We hate to be the bearers of bad news, but there's more to your outdoor patio furniture than picking out pretty patterns. Whether you're basking in the sunshine year-round or embracing all four seasons, it's important to select outdoor furniture that can handle whatever Mother Nature throws your way.
So what makes a table or chairs outdoor-friendly? The right materials. Not only should you invest in materials that are durable enough to withstand a torrential downpour, but it's also in your best interest to focus on fabrics that won't fade over time.
Before you add anything to your e-cart, check out our tips for choosing durable outdoor patio furniture. They include materials you should look for, how to care for the furniture and how your home's climate weighs in. Our comprehensive guide below covers all the bases.
The Best Fabrics for Outdoor Patio Furniture
Don't be fooled by the fabric on outdoor patio furniture. Though these textiles might look and sometimes feel the same, they are very different. Generally speaking, there are three common types of outdoor fabric: Acrylic, olefin, and polyester.
If you ask us, acrylic is arguably the most popular outdoor furniture fabric around, and for good reason. Not only is this fabric super soft, but it's also known to dry quickly, stay cool in the beaming sun, and keep mildew at bay. Plus, the fade- and water-resistant fabric Sunbrella — which is featured on everything from throw pillows to cushions to umbrellas — falls under the acrylic category. After all, Sunbrella can reportedly block as much as 75% of the sun's heat and reduce a space's temperature by a few degrees. Since Sunbrella is often regarded as the premium outdoor furniture fabric, use this textile for outdoor space staples like a rug or umbrella.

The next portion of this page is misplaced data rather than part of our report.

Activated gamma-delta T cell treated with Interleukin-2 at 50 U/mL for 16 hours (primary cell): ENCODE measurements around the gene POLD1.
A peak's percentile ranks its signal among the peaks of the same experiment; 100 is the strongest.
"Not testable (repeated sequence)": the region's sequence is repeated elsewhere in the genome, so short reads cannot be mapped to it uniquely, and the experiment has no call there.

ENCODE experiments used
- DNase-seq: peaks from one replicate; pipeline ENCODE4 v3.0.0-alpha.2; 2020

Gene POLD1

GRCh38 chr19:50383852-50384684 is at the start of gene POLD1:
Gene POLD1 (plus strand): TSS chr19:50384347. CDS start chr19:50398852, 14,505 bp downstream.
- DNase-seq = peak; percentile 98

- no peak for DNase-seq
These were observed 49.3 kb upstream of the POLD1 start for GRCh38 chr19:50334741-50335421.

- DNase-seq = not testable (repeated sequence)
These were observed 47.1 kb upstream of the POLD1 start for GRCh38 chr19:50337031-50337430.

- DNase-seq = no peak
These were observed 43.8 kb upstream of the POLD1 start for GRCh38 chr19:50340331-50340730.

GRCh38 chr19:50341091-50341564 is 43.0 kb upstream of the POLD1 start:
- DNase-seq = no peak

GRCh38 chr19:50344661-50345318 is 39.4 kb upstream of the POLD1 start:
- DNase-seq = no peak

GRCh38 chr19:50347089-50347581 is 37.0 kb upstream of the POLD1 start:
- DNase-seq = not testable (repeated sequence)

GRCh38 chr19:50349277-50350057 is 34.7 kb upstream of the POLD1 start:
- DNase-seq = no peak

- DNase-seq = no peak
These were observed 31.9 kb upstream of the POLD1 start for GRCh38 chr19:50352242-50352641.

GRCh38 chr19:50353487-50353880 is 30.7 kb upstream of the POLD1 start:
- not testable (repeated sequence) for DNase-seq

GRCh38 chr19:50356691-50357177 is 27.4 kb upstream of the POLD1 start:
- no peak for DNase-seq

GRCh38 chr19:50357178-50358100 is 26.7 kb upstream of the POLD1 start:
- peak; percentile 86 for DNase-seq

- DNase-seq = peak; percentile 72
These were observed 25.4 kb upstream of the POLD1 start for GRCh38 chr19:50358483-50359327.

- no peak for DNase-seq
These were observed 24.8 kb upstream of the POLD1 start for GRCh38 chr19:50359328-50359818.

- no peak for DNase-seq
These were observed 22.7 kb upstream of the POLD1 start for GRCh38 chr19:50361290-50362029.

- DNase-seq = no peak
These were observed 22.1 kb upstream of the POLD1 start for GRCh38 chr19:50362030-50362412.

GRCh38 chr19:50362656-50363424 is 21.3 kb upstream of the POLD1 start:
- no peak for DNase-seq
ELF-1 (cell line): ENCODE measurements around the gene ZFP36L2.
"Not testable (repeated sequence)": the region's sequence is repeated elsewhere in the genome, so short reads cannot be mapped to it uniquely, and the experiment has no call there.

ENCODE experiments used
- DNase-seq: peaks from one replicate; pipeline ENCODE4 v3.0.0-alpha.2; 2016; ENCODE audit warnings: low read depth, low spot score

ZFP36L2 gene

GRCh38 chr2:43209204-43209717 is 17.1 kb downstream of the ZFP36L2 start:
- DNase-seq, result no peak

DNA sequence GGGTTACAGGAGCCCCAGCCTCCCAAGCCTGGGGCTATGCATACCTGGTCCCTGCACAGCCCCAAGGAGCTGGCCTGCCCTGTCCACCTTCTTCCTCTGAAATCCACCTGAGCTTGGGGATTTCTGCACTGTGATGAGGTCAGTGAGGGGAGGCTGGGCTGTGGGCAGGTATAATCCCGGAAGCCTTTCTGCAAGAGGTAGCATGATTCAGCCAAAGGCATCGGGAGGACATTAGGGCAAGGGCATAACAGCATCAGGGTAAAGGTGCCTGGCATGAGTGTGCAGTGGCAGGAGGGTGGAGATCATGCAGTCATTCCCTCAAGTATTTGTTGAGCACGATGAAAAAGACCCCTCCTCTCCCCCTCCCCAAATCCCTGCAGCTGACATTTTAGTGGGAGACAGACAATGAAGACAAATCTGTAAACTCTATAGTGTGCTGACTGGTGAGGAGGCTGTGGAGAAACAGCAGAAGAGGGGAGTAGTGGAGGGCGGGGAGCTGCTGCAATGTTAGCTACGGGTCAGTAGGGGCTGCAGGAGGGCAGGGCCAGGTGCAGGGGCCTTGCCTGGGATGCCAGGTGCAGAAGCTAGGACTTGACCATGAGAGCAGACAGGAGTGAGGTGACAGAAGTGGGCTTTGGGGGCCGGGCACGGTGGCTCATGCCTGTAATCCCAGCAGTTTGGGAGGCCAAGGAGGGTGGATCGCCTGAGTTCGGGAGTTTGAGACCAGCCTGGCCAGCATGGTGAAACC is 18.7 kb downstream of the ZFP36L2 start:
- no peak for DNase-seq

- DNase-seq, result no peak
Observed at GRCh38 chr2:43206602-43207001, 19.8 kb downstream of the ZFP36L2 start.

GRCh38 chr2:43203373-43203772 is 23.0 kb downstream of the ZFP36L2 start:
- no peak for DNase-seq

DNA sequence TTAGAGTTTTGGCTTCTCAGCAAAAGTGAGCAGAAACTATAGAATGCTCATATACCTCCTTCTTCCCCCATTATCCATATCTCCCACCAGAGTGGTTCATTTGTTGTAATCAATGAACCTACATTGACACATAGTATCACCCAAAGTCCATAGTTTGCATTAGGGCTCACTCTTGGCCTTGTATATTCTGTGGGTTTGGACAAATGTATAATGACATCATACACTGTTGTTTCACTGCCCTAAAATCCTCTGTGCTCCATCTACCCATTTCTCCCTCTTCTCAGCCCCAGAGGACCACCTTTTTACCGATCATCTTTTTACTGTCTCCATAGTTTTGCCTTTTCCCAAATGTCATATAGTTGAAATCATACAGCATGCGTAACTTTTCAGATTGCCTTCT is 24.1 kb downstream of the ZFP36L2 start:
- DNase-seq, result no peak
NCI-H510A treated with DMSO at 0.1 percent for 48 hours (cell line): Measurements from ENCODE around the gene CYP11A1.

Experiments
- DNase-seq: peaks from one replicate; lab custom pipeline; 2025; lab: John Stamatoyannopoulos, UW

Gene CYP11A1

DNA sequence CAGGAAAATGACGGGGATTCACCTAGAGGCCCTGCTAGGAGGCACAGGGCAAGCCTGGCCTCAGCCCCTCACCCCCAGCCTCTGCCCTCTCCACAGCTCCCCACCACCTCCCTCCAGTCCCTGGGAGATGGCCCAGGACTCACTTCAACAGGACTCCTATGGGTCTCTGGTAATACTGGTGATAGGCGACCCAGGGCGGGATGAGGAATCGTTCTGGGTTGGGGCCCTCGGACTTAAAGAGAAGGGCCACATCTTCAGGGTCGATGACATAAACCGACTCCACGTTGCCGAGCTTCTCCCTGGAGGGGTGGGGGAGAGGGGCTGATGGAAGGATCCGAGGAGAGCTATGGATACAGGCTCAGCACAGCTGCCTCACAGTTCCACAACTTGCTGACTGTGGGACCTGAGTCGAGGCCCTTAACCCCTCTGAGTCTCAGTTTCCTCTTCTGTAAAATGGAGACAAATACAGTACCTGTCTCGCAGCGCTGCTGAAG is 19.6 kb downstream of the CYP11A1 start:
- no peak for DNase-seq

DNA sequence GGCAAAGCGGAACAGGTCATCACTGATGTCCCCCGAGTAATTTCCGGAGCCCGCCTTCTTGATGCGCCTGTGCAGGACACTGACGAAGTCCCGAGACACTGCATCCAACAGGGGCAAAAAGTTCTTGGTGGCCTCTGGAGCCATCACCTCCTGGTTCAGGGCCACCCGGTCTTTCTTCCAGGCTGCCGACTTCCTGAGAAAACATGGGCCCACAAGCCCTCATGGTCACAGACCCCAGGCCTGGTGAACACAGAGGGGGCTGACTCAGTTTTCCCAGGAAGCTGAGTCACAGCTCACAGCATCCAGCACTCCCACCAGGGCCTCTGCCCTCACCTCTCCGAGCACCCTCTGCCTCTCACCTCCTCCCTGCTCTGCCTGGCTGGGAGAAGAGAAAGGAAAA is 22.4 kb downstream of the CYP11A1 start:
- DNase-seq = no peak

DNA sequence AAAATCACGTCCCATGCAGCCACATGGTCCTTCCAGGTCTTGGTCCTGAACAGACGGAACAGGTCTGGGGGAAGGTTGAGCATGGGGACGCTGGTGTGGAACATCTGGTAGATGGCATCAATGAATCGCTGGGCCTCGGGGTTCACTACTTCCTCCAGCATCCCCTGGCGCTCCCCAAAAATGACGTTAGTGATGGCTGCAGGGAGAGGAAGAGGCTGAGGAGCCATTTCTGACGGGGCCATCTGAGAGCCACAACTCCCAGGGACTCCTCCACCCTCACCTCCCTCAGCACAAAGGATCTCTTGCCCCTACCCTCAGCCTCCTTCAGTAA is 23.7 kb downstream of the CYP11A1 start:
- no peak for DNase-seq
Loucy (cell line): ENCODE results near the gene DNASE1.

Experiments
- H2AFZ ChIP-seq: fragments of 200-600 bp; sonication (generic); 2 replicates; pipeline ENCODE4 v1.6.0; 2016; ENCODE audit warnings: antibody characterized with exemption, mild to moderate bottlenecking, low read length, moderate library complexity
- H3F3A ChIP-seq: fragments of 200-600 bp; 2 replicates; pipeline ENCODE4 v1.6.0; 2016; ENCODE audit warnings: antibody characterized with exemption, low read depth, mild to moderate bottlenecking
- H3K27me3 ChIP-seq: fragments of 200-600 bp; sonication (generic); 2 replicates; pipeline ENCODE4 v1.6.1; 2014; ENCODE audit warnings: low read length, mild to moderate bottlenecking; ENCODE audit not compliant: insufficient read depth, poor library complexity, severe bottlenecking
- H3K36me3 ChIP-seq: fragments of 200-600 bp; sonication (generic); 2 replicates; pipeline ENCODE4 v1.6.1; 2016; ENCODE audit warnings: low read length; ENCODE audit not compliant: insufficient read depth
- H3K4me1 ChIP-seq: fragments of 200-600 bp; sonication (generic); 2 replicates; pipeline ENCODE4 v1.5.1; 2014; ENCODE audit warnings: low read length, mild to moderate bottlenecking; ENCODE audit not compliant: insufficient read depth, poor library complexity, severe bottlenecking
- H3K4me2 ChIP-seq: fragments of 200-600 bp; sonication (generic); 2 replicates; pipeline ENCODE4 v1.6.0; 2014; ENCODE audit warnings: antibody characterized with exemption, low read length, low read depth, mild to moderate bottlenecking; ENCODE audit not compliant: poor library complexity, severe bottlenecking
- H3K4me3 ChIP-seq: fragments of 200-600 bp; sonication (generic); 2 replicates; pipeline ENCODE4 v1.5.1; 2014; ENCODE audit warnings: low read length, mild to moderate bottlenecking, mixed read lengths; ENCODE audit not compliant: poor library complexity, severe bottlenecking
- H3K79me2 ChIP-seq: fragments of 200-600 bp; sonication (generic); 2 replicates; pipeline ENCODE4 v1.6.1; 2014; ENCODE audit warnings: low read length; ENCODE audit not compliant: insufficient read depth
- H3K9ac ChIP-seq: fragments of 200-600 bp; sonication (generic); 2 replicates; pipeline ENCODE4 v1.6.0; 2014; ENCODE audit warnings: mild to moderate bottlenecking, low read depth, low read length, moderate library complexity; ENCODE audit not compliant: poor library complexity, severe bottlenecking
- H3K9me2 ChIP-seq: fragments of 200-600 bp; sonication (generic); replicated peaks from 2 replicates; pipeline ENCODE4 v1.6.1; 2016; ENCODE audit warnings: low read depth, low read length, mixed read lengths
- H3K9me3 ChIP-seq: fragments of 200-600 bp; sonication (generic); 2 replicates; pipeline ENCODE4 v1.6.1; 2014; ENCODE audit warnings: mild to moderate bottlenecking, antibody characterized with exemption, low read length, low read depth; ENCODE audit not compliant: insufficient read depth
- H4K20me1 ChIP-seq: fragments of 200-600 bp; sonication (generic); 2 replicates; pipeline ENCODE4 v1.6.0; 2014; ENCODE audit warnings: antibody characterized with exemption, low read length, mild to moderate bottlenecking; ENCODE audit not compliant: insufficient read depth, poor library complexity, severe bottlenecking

While acrylic fabrics like Sunbrella are regarded as some of the best outdoor textiles around, they can get a little pricey. For a cost-effective alternative, give olefin a try.
All things considered, olefin is a suitable alternative to acrylic fabric. While some sources argue it's not as game-changing as Sunbrella, it's not as expensive, either. Of course, olefin has its share of perks, too. In addition to being water-, fade-, and UV-resistant, olefin reportedly doesn't transmit static charge. If you don't want to splurge on a fancier fabric like Sunbrella, olefin can be a great option for outdoor cushions.
Looking for outdoor patio furniture on a budget? Opt for polyester, which is known for being incredibly affordable. But while polyester fabric is one of the cheaper options on the market, the quality can vary based on the thickness of the material. In fact, some experts say it's prone to sunspots. Yikes! But just because polyester furniture has its flaws doesn't mean you should overlook it. If you're on a budget, you can reduce potential sunspots by coating your fabric in a sun protector or storing your cushions and umbrellas inside when idle. However, if you're willing to spend some more money on your outdoor patio furniture, polyester is a go-to fabric for finishing touches like trendy throw pillows.